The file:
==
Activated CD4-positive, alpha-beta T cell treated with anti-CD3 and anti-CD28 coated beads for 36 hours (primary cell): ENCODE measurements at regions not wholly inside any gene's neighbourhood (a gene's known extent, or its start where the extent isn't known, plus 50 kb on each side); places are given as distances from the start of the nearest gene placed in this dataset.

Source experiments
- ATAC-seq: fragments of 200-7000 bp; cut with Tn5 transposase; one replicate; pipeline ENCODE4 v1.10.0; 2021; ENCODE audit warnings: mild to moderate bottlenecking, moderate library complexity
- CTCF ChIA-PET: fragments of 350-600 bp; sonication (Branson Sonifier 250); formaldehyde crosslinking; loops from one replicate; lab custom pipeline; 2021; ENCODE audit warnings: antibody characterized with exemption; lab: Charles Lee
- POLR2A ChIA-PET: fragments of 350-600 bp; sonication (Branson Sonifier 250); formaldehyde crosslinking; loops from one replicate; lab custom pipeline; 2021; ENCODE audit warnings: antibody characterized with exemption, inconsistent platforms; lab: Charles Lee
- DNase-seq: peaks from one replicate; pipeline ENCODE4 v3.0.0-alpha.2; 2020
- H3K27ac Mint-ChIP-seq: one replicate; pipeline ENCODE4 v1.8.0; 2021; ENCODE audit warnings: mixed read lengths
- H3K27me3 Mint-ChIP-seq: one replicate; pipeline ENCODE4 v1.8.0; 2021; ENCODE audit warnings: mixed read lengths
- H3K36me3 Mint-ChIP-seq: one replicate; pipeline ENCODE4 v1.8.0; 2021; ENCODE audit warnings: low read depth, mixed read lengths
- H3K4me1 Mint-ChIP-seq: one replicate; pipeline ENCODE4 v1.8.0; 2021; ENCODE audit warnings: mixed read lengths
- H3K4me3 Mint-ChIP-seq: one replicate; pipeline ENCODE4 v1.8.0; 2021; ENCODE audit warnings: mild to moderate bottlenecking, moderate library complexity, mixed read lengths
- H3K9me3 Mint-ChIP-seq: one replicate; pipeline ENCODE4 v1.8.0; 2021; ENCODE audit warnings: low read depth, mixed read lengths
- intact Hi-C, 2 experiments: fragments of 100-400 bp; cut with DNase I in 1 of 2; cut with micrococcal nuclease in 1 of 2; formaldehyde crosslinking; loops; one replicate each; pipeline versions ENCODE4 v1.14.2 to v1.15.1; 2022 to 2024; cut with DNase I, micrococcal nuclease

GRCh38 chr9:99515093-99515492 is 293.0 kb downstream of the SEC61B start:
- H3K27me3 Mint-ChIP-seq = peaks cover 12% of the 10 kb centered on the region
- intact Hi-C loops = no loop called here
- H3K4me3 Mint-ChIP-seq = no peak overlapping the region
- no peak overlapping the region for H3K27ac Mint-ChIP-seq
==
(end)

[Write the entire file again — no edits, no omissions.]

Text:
Activated CD4-positive, alpha-beta T cell treated with anti-CD3 and anti-CD28 coated beads for 36 hours (primary cell): ENCODE measurements at regions not wholly inside any gene's neighbourhood (a gene's known extent, or its start where the extent isn't known, plus 50 kb on each side); places are given as distances from the start of the nearest gene placed in this dataset.

Source experiments
- ATAC-seq: fragments of 200-7000 bp; cut with Tn5 transposase; one replicate; pipeline ENCODE4 v1.10.0; 2021; ENCODE audit warnings: mild to moderate bottlenecking, moderate library complexity
- CTCF ChIA-PET: fragments of 350-600 bp; sonication (Branson Sonifier 250); formaldehyde crosslinking; loops from one replicate; lab custom pipeline; 2021; ENCODE audit warnings: antibody characterized with exemption; lab: Charles Lee
- POLR2A ChIA-PET: fragments of 350-600 bp; sonication (Branson Sonifier 250); formaldehyde crosslinking; loops from one replicate; lab custom pipeline; 2021; ENCODE audit warnings: antibody characterized with exemption, inconsistent platforms; lab: Charles Lee
- DNase-seq: peaks from one replicate; pipeline ENCODE4 v3.0.0-alpha.2; 2020
- H3K27ac Mint-ChIP-seq: one replicate; pipeline ENCODE4 v1.8.0; 2021; ENCODE audit warnings: mixed read lengths
- H3K27me3 Mint-ChIP-seq: one replicate; pipeline ENCODE4 v1.8.0; 2021; ENCODE audit warnings: mixed read lengths
- H3K36me3 Mint-ChIP-seq: one replicate; pipeline ENCODE4 v1.8.0; 2021; ENCODE audit warnings: low read depth, mixed read lengths
- H3K4me1 Mint-ChIP-seq: one replicate; pipeline ENCODE4 v1.8.0; 2021; ENCODE audit warnings: mixed read lengths
- H3K4me3 Mint-ChIP-seq: one replicate; pipeline ENCODE4 v1.8.0; 2021; ENCODE audit warnings: mild to moderate bottlenecking, moderate library complexity, mixed read lengths
- H3K9me3 Mint-ChIP-seq: one replicate; pipeline ENCODE4 v1.8.0; 2021; ENCODE audit warnings: low read depth, mixed read lengths
- intact Hi-C, 2 experiments: fragments of 100-400 bp; cut with DNase I in 1 of 2; cut with micrococcal nuclease in 1 of 2; formaldehyde crosslinking; loops; one replicate each; pipeline versions ENCODE4 v1.14.2 to v1.15.1; 2022 to 2024; cut with DNase I, micrococcal nuclease

GRCh38 chr9:99515093-99515492 is 293.0 kb downstream of the SEC61B start:
- H3K27me3 Mint-ChIP-seq = peaks cover 12% of the 10 kb centered on the region
- intact Hi-C loops = no loop called here
- H3K4me3 Mint-ChIP-seq = no peak overlapping the region
- no peak overlapping the region for H3K27ac Mint-ChIP-seq